Anti-GM activist found guilty

David Lawrence 18 October 2007

Eco-activist Martin Shaw, 43, has been convicted for criminal damage to a GM test site in Cambridge.

Shaw, of Campbell Road, Oxford, was found guilty of intentionally damaging the security fence of the National Institute of Agriculture and Botany (NIAB) site off Huntingdon Road on July 1st.

The site’s crops were trashed a week later by an anonymous activist team.

Shaw has been involved in the anti-GM movement for the past decade, and has collected two high court injunctions and one criminal damage conviction, overturned on appeal, in the process.

His luck ran out at Cambridge Magistrates Court on Wednesday, as his claim that he had not meant to damage the fence failed to hold up. The three magistrates presiding over the case gave him a £440 fine.

He said that although the magistrates were not actively “hostile” to his cause, he felt “up against a fair amount of prejudice”.

He was forced to defend himself in court, after his legal aid application was refused.

One observer described the proceedings against Shaw as “legally amateurish”. Court advisers to magistrates, who have no legal formal training themselves, scrabbled around looking through relevant papers shortly before the case was due to start.

Shaw himself claimed that his case was more of a “test of public opinion” than anything else, saying that the rulings of previous cases had been ‘political decisions’.

He railed against recent media coverage of GM activists, dismissing reports as “thinly disguised press releases” looking to “soften up a sceptical public” as part of a long term campaign. He criticized the frequent recourse among the media to “simple stereotypes” in their portrayal of activitists.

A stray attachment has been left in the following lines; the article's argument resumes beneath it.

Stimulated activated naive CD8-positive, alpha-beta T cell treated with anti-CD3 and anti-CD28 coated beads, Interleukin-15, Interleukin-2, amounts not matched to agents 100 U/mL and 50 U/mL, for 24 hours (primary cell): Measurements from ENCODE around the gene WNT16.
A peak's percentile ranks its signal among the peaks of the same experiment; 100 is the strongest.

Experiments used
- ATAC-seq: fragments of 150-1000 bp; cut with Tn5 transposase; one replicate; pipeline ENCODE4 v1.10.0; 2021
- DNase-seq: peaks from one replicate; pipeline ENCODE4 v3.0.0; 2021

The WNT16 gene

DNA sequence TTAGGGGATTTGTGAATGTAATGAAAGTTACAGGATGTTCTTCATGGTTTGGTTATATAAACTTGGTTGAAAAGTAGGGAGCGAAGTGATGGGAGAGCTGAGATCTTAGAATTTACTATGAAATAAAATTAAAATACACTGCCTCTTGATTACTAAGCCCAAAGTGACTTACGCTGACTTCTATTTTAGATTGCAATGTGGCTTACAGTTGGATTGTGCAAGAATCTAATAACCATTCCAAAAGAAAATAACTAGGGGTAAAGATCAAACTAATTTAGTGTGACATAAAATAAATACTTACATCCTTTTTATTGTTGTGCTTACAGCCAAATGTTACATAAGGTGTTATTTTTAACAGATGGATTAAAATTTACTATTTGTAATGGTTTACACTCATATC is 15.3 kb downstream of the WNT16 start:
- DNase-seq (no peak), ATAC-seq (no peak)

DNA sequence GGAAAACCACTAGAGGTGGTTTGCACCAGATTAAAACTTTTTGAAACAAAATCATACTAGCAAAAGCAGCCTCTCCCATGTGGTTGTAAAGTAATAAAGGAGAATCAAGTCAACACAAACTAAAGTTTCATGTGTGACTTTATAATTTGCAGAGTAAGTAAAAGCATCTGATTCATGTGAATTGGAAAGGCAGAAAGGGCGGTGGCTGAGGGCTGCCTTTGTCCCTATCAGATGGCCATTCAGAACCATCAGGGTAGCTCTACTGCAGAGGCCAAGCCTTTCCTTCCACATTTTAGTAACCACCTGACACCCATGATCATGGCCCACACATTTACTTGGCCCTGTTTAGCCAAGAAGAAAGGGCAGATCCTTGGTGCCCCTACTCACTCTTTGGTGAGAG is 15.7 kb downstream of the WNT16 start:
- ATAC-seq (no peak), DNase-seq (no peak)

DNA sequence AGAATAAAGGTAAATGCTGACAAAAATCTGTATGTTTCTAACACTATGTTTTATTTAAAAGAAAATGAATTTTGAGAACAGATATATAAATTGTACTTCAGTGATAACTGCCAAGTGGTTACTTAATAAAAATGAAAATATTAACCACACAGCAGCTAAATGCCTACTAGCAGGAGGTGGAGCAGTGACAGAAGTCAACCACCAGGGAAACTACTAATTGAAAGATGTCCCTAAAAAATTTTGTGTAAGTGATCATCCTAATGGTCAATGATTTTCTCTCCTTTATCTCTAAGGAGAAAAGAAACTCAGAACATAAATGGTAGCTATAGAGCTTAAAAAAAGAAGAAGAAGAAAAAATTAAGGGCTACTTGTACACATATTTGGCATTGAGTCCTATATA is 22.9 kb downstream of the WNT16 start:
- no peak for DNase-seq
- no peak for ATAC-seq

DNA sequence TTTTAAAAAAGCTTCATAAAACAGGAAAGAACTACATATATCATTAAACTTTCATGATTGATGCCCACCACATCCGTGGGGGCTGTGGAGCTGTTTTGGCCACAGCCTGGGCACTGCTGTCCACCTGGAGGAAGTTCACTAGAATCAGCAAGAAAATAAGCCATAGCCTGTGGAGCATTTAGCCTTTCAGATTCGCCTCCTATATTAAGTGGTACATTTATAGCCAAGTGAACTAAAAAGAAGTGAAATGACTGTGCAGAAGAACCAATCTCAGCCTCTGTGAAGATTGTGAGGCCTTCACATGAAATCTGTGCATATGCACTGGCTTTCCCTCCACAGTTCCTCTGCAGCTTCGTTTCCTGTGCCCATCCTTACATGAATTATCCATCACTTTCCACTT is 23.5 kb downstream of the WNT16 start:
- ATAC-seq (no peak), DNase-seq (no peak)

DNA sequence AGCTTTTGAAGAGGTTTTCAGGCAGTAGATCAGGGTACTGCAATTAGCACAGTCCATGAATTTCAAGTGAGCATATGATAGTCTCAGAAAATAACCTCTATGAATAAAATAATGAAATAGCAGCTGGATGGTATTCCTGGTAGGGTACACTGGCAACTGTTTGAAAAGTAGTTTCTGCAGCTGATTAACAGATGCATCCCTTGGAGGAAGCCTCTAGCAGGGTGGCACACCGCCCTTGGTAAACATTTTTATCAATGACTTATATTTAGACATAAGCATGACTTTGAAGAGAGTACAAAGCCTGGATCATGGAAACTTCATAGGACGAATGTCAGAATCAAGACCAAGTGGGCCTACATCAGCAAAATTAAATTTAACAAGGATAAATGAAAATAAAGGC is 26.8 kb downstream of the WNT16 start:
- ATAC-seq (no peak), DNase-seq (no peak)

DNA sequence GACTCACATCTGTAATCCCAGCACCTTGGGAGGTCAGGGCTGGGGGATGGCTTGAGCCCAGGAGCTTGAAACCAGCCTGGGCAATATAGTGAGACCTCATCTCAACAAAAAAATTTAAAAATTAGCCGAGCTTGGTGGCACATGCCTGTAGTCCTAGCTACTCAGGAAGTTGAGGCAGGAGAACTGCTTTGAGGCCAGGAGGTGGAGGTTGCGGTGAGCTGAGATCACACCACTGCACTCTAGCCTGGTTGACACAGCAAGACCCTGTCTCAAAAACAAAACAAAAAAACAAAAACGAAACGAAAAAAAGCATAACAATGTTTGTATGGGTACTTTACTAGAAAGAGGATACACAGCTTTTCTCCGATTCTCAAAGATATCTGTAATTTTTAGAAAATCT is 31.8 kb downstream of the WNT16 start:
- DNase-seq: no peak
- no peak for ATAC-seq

Shaw remains committed to the fight against all “industrial foods”, which he described as “slow-release poisons force-fed to the public”.

His tirade against all the big “agro-chemical firms” continued, as he accused large companies of acting against farmers’ interests. He said that he would only stop protesting against GM products if an “agricultural and social revolution” were to occur.

He praised the tendency to direct action among the anti-GM movement, claiming that “the only reason we are not surrounded by GM fields is they have all been ripped out of the ground”.

Unrepentant and undeterred by the magistrates’ ruling, he told TCS that it was “very likely” that he would continue to be involved in the direct action movement. Shaw said that he would carry on “cutting up crops” for as long as he could in the future.

David Lawrence